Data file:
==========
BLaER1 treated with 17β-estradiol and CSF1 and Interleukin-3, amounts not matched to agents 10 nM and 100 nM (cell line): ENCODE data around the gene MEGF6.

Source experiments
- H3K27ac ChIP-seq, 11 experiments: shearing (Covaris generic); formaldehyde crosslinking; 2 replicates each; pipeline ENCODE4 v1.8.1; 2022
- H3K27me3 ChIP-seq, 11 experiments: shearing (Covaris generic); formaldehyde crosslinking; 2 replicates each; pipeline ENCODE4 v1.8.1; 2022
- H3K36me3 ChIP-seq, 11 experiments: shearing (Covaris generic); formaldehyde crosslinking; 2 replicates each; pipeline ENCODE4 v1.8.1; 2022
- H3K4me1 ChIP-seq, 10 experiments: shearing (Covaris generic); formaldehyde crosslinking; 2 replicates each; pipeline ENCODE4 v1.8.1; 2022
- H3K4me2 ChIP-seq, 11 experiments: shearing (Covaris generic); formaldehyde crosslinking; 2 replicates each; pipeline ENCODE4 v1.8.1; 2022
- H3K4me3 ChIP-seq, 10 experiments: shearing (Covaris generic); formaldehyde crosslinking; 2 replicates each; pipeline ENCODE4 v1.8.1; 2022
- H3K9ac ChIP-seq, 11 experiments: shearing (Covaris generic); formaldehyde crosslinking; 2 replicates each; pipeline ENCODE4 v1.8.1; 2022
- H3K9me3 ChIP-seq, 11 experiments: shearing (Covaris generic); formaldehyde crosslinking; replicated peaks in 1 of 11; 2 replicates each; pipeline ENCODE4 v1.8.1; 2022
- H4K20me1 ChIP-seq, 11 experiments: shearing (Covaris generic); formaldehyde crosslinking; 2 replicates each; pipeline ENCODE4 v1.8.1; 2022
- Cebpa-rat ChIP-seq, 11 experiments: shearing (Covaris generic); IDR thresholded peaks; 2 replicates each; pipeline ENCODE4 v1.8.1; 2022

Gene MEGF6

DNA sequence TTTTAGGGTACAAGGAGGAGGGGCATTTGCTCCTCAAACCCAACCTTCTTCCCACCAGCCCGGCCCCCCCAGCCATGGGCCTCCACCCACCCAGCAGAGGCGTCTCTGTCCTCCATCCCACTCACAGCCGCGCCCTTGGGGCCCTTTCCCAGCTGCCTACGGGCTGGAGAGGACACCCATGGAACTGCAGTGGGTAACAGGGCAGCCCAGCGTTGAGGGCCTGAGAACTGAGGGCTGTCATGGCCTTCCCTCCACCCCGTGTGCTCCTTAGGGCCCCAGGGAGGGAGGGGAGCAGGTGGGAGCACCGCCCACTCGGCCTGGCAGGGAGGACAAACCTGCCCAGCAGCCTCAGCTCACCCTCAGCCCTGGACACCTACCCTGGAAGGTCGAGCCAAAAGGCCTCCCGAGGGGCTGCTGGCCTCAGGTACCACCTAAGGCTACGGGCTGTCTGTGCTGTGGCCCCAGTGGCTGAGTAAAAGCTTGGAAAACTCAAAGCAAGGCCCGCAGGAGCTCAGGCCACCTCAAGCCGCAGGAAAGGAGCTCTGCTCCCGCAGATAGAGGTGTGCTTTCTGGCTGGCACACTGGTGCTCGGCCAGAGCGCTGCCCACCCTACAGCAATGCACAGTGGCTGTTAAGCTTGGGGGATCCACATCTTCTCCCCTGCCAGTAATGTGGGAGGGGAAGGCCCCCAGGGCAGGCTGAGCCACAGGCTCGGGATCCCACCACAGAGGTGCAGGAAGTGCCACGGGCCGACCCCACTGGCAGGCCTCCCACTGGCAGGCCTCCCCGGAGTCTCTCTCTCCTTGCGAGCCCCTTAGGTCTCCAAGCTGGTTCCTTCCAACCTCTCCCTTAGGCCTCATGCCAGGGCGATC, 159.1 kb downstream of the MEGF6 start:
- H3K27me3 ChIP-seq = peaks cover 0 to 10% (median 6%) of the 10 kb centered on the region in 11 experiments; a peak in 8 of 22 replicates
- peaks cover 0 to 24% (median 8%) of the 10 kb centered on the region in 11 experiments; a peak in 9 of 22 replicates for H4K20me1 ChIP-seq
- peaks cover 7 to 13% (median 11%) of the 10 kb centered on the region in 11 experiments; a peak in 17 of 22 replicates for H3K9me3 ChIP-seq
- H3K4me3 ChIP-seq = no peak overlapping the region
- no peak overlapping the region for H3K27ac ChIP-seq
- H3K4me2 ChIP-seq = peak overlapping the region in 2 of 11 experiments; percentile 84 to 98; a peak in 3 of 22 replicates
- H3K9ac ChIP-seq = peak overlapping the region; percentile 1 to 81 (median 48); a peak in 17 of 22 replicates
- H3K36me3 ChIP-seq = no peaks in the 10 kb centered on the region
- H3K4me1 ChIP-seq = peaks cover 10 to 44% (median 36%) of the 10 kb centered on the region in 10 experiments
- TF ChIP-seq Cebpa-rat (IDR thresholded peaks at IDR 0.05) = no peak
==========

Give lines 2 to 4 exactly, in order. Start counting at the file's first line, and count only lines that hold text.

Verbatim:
Source experiments
- H3K27ac ChIP-seq, 11 experiments: shearing (Covaris generic); formaldehyde crosslinking; 2 replicates each; pipeline ENCODE4 v1.8.1; 2022
- H3K27me3 ChIP-seq, 11 experiments: shearing (Covaris generic); formaldehyde crosslinking; 2 replicates each; pipeline ENCODE4 v1.8.1; 2022